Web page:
The survey was carried out by the Organisation for Economic Cooperation and Development (OECD) covering about 240,000 teachers and 13,000 principals in 30 OECD countries and 18 partner countries, including Croatia.
It revealed a gender imbalance in the teaching profession in Croatia, with women accounting for 78 percent of primary school teachers and 67 percent of secondary school teachers. The TALIS average is 69 percent.
The proportion of women among primary school teachers has increased by about four percent in the last five years. Croatia is among the top ten countries in terms of the number of female teachers, along with Slovenia, Hungary, Georgia, Russia and Latvia, where nearly 90 percent of primary school teachers are women. With about 58 percent, Japan tops the ranking in terms of the number of male teachers, and Saudi Arabia, the Netherlands, Colombia and Turkey have roughly the same number.
In Croatia, 53 percent of primary school principals and 49 percent of secondary school principals are women, which is the TALIS average. Latvia has the largest proportion of female principals – 80 percent, while Japan has the largest proportion of male principals – 90 percent.
The average age of Croatian primary school teachers is 42 years and of secondary school teachers it is 45 years, which corresponds to the average in countries participating in the survey (43 years) and the EU average (45 years).
Principals, on average, are older than teachers. The average age of Croatian primary school principals is 52 years and of secondary school principals it is 53, while the TALIS average is 51. The oldest principals, above 58, were reported in South Korea and Japan, while the youngest ones, aged between 42 and 44, were reported in Saudi Arabia and Turkey.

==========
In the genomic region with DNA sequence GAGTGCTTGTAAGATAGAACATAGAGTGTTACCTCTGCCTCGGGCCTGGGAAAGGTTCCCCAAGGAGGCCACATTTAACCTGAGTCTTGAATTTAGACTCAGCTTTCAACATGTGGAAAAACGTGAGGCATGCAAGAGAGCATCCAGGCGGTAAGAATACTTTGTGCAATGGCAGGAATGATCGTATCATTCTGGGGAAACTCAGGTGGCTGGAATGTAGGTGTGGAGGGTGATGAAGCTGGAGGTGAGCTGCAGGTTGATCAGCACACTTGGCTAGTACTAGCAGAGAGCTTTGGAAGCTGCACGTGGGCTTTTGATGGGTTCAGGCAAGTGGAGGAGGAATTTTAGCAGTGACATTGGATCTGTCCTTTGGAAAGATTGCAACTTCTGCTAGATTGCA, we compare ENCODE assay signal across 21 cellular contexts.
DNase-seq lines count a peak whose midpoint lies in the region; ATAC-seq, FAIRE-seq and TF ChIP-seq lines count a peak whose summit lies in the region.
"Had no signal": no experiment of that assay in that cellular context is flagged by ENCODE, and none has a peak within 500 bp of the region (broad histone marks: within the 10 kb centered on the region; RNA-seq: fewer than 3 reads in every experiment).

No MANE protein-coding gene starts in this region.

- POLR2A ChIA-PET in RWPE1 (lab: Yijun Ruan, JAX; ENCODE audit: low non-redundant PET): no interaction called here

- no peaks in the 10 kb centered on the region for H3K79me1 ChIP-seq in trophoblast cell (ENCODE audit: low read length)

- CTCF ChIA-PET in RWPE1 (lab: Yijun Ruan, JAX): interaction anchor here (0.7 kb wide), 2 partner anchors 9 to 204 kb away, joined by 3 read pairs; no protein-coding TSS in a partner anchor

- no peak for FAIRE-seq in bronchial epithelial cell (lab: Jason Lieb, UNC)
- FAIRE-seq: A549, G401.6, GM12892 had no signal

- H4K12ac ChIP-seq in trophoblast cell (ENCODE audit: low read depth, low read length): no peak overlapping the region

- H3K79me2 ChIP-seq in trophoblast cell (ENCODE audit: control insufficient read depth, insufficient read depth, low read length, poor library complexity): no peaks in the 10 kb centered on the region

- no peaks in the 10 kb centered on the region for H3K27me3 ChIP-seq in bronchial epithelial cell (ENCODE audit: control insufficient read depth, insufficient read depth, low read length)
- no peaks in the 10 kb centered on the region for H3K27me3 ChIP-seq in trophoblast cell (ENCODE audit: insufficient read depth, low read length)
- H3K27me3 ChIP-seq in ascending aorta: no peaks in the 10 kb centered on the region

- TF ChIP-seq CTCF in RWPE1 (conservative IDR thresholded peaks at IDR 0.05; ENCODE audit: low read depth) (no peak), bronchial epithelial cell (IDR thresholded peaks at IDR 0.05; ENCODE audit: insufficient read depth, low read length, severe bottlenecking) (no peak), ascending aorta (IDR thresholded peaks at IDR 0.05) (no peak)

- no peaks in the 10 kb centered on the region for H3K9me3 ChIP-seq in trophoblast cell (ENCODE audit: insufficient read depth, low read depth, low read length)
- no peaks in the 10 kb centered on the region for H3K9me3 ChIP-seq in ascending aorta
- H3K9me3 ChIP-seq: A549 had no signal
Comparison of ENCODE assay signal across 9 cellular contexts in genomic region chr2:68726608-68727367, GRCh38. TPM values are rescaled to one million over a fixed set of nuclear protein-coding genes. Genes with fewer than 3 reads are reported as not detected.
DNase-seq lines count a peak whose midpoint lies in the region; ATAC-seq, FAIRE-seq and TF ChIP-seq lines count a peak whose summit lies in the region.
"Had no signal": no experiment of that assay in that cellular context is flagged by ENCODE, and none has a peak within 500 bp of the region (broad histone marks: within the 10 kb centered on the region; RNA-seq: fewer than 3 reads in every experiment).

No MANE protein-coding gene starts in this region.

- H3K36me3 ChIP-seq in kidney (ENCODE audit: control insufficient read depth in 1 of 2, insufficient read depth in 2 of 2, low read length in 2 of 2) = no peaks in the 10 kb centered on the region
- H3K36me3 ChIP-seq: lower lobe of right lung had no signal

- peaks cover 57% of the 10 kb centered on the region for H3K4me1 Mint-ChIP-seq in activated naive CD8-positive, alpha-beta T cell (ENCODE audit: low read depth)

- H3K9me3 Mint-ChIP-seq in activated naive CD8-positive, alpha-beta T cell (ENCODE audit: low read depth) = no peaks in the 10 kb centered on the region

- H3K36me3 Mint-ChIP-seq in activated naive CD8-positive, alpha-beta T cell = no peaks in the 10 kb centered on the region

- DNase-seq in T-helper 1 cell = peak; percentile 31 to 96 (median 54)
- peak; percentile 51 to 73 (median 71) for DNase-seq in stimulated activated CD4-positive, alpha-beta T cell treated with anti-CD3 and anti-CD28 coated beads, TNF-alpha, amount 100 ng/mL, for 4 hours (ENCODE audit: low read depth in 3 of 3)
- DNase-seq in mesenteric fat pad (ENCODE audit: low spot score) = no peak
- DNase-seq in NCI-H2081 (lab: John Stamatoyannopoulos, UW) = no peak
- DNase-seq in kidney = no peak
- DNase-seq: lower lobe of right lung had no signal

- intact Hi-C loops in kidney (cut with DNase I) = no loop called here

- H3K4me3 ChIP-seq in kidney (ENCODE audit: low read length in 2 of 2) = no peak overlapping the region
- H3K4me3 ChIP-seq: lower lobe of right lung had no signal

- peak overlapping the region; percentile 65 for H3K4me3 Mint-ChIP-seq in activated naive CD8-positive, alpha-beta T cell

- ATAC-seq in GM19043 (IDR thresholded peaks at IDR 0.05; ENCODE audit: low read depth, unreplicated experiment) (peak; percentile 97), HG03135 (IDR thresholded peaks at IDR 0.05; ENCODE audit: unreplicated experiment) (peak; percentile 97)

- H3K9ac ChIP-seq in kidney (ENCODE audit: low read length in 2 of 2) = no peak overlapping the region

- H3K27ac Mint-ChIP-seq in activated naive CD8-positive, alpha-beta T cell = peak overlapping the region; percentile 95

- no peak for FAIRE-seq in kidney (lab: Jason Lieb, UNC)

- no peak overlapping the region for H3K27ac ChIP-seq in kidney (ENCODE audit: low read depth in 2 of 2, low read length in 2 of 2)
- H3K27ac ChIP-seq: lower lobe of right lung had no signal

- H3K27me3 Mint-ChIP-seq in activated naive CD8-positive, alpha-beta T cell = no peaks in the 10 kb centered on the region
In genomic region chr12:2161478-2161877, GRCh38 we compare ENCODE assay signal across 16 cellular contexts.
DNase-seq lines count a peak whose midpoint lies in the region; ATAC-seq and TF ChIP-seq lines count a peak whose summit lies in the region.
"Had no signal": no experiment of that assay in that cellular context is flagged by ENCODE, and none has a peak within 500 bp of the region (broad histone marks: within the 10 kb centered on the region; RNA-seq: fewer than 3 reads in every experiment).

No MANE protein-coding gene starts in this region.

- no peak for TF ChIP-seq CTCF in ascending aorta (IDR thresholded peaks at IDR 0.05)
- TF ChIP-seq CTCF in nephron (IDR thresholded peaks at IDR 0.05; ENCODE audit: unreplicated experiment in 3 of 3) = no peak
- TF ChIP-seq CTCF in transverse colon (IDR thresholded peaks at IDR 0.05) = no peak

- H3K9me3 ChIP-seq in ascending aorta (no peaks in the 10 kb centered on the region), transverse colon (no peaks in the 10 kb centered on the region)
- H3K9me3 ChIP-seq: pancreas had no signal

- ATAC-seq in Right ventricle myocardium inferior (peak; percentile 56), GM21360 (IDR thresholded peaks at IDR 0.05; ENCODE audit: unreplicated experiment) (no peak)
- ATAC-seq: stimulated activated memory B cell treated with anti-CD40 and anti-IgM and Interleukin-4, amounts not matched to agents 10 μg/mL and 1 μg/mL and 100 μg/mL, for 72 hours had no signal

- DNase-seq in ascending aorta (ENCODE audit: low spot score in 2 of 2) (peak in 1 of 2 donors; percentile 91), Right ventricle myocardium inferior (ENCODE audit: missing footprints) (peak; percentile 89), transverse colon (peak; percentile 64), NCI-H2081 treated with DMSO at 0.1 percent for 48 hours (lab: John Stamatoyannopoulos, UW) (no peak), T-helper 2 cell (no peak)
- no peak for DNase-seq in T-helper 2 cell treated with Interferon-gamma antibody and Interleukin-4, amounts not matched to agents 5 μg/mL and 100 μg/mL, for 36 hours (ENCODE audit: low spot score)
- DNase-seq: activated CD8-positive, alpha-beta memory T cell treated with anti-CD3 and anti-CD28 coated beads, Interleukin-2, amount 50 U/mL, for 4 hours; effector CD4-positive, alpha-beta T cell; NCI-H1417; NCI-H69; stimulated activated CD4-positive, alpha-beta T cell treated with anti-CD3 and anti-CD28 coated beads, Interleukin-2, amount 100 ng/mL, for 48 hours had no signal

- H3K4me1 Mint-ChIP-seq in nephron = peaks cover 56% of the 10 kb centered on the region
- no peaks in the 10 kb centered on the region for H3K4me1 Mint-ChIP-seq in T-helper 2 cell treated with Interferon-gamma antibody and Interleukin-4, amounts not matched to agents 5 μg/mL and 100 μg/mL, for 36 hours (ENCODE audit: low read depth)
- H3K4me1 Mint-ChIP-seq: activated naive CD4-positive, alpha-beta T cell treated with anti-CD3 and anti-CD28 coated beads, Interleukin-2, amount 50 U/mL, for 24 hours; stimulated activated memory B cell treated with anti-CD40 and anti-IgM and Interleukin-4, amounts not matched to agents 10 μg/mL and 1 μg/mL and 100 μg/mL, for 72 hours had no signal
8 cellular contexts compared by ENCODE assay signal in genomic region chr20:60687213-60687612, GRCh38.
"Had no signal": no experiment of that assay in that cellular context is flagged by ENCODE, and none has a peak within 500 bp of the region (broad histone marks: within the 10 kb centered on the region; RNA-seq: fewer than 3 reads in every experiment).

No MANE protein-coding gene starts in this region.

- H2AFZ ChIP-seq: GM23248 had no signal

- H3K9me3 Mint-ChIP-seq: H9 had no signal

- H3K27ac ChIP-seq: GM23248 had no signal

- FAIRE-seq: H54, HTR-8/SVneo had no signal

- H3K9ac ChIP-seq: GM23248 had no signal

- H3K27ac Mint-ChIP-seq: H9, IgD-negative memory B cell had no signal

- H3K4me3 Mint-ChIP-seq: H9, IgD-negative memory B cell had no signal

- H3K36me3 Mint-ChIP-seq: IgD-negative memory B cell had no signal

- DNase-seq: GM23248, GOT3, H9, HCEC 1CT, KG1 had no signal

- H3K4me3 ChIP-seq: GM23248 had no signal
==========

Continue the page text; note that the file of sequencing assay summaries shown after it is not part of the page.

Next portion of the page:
The survey revealed that Croatian teachers and principals have a higher level of education than the average in the participating countries and the EU average. More than 90 percent of Croatian teachers and principals have a university degree, compared to 41 percent of teachers and 57 percent pf principals in the participating countries and 55 percent of teachers and 65 percent of principals in the EU countries.
Croatia is ranked fifth country with the most educated teachers and principals, behind Finland, the Czech Republic, Portugal and Slovakia. Vietnam, South Africa, Saudi Arabia, Turkey and Denmark were at the bottom of the teacher education ranking.
As for work experience, Croatian primary school teachers on average have 15 years of experience, of which 11 years in the school in which they currently work, while secondary school teachers on average have 16 years of experience, of which 14 years in the present school. This shows a relatively low level of mobility compared to teachers in Japan, South Korea and Turkey where the average length of work experience in the same school is five years or less. Turkey, Singapore and Chile have the least experienced teachers, with about 30 percent of teachers with less than five years of experience, while Portugal, Lithuania and Vietnam have the most experienced teachers.
Croatian principals have slightly less teaching experience before becoming principals (about 15 years) than the average in other participating countries (20 years).
The survey has also revealed that over 90 percent of Croatian teachers are satisfied with their job, which is the TALIS and EU average, but only nine percent think that the teaching profession is appreciated by society, compared to the TALIS average of 32 percent and the EU average of 18 percent. In addition to Croatia, the countries where teachers feel least appreciated are Slovakia, Slovenia, France, Argentina and Portugal, while the countries where they are held in high esteem are Vietnam (as many as 92 percent), Singapore, the United Arab Emirates and South Korea.